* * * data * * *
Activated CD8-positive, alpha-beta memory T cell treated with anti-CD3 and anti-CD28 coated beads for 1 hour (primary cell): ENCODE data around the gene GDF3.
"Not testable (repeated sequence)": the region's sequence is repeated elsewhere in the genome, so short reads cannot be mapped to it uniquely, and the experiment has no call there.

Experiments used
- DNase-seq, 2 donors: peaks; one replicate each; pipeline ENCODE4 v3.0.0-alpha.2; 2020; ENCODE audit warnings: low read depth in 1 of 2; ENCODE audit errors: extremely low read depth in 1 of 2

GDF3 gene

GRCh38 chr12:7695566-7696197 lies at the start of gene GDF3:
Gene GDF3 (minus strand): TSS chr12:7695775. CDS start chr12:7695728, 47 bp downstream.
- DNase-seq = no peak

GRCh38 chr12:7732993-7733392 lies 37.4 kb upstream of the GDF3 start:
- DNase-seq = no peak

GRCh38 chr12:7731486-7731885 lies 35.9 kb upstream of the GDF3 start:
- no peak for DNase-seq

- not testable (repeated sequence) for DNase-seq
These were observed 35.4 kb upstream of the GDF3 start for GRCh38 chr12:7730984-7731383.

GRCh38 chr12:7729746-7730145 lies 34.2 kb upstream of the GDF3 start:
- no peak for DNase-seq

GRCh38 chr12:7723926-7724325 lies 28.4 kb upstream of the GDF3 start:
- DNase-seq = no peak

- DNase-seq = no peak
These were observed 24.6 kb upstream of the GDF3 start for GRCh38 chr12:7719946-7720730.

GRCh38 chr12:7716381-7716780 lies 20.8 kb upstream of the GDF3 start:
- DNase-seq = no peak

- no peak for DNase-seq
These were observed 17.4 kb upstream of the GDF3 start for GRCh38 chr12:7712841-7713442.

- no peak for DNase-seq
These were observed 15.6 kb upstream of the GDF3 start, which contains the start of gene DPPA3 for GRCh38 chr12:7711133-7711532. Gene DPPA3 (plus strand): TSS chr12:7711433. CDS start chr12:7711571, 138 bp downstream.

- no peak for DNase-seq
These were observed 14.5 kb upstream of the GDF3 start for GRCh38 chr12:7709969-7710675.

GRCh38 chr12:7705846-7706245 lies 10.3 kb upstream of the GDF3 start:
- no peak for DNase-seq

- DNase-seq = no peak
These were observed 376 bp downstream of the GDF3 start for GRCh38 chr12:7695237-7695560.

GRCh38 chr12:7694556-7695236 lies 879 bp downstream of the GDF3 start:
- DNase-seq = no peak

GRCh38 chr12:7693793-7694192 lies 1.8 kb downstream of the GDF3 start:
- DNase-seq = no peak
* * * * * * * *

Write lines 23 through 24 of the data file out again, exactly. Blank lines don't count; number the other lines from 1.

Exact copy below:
- no peak for DNase-seq
These were observed 17.4 kb upstream of the GDF3 start for GRCh38 chr12:7712841-7713442.